First of all, let me preface this post by stating for the record that I do still prefer Damia, Sage of Stone for this color scheme. Unfortunately, so does everyone else in my group. I was a little sad to see the Mimeoplasm getting no love from my playgroup, not to mention it was becoming difficult to play my own Damia deck due to her increased popularity amongst the other members of my group. But, just because I like Damia more, that doesn’t mean I don’t think The Mimeoplasm is straight up gangsta. It’s really just that Damia says “draw lots of cards” in her text box, which always gets me. I’m a sucker for card-drawing engines.
Anyway, disclaimer aside, I figured it was time for me to unleash the Legendary Ooze on my group so they could see what the other GUB Legend is capable of.
As the players in my group have already seen me playing GUB with Damia, and even Vorosh before her, I really wanted to find a way to make this deck different from its predecessors. There was simply no getting around running some of the staples from those past builds, like the Genesis + Evoke Creatures engine, Rite of Replication (duh!) and a handful of other typical GUB Good-Stuff spells.
One of the first things I hit upon when trying to establish the decks identity was the “Graveyard Matters” aspect of The Mimeoplasm. Obviously my chosen General likes to have things in various graveyards to eat. This leads to some pretty easy logical choices – Buried Alive and Life’s Finale, for example. Graveyards tend to fill up with creatures over a long EDH game, but helping the cause along where possible is not a bad idea.
Another card that likes graveyards to be full is Necrotic Ooze. Once I started thinking about cards like Life’s Finale in conjunction with Necrotic Ooze, I knew exactly where I wanted the deck to go. While graveyard abuse is nothing new or groundbreaking, I’ve never really made use of Necrotic Ooze before, so now was my perfect chance.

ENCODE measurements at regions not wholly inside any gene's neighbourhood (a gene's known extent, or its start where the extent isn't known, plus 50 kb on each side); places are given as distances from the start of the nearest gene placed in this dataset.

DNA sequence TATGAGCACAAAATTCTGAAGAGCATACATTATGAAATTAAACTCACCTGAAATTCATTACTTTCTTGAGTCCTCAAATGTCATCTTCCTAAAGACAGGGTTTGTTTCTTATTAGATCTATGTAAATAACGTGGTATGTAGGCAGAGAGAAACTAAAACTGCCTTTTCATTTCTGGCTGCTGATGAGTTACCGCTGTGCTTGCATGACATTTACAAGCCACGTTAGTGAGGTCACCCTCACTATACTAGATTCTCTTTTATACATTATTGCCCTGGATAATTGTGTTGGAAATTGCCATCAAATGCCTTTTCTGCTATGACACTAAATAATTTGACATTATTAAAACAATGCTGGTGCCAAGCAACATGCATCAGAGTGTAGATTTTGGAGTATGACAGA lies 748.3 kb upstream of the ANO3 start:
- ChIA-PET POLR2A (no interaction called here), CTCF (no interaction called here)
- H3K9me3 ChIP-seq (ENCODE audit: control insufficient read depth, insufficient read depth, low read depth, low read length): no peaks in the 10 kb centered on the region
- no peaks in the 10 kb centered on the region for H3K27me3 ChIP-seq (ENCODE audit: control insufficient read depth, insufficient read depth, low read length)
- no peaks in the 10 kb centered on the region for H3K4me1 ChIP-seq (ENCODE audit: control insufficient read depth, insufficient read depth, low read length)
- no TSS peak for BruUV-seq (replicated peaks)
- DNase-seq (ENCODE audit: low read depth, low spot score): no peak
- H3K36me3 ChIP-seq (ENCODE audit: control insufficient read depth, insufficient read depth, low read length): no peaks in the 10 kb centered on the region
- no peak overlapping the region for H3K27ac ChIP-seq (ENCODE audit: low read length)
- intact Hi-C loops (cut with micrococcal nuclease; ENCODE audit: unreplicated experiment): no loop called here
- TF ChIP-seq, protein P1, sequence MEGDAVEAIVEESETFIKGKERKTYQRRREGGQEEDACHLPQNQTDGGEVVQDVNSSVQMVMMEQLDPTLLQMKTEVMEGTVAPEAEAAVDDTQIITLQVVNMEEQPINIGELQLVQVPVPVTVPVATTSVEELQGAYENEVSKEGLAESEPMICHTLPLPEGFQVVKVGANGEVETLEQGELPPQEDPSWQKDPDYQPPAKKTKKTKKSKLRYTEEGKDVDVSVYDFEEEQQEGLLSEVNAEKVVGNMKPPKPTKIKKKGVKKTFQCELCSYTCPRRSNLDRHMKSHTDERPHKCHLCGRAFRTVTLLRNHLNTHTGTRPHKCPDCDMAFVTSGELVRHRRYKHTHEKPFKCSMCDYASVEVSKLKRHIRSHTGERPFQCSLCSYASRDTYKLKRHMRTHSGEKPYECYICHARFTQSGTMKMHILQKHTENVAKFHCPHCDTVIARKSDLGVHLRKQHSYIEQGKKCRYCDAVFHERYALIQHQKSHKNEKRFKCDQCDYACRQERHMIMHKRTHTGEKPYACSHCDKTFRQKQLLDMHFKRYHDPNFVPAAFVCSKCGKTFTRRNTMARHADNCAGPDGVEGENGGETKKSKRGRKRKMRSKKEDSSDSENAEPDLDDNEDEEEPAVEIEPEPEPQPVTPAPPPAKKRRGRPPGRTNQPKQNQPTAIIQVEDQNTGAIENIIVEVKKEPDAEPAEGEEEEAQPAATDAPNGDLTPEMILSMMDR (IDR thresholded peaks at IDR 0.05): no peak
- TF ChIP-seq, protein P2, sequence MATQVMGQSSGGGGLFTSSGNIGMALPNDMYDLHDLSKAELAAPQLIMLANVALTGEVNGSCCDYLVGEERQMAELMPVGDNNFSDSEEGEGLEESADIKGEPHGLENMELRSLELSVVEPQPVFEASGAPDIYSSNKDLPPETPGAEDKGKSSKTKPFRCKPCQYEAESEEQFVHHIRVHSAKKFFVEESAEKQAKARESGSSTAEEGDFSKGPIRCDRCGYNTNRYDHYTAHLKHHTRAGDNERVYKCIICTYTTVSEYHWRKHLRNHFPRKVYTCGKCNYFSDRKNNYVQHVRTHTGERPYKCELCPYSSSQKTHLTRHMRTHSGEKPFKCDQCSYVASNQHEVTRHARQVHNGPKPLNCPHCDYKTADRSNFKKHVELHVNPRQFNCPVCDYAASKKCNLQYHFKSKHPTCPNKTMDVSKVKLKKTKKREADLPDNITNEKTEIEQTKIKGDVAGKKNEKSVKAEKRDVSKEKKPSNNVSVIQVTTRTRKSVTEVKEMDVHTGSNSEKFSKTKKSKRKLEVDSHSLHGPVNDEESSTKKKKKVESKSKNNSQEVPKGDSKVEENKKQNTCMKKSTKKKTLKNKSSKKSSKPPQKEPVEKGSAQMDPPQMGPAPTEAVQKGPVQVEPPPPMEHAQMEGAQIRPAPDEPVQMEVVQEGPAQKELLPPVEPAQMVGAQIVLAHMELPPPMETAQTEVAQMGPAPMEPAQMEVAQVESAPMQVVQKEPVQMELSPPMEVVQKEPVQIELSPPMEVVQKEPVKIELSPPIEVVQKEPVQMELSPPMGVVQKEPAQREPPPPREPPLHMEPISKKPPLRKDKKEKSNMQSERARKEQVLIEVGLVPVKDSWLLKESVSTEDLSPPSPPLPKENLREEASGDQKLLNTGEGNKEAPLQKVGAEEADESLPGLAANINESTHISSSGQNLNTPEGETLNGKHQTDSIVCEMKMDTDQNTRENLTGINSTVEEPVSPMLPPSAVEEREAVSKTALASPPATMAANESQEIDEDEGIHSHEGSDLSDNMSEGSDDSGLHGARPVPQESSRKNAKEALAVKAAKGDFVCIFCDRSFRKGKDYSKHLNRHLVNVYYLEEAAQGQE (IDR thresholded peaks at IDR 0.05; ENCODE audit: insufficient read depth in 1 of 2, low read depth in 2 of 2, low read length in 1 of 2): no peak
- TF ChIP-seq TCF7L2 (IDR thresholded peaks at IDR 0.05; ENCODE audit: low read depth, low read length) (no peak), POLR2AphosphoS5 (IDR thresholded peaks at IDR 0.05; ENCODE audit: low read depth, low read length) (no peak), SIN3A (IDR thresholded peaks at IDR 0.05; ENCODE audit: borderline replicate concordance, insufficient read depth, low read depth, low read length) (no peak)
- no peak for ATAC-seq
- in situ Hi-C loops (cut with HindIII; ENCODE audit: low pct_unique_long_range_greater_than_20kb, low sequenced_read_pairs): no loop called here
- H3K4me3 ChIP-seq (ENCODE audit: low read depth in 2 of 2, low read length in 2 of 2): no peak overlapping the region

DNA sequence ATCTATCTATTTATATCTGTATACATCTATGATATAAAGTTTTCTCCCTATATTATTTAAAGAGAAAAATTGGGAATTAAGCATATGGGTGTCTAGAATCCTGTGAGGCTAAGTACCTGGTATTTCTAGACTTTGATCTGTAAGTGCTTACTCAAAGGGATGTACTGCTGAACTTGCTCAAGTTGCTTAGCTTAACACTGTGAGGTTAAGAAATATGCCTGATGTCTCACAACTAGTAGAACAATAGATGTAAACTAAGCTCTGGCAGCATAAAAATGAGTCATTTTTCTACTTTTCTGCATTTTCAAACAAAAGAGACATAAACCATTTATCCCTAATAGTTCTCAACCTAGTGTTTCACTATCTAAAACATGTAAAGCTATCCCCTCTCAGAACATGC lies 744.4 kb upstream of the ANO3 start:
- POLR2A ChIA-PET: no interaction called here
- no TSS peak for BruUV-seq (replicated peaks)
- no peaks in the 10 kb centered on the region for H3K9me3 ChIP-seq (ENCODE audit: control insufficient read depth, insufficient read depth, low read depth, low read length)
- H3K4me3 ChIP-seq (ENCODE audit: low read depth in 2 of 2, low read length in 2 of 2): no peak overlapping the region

Initially, I also wanted to go “all creatures” with the deck, to further distinguish it from my past GUB decks, but that didn’t really pan out. For one thing, not being able to play Rite of Replication was a huge deal breaker, but I also realized there were some cards that this deck just needed to play. I settled on running a maximum of 20 non-creature spells, allowing room for up to 42 Creatures in the deck – the most I’ve ever played in an EDH deck! My hope is that such a creature-saturated deck will still feel different enough that it will have its own identity.
It also helps that this deck does make quite a few card-choices that I wouldn’t have made with any other GUB build – for example, I chose to run Arcanis, the Omnipotent over Consecrated Sphinx. HUH?! That’s right. Simply put, Arcanis plays well with Necrotic Ooze, and Expiriment Kraj, while the Sphinx does not.
There are, of course, plenty of creatures in the deck that do not have an activated ability for the Oozes to copy, but I believe there are around 20 that do. Where possible, I favored activated abilities over static or triggered ones (such as with the Sphinx vs Arcanis conundrum). But I didn’t want the deck to rely entirely on having Necrotic Ooze in play with a full graveyard, so I built the deck to function along different axes depending on how my opponents react to my various strategies.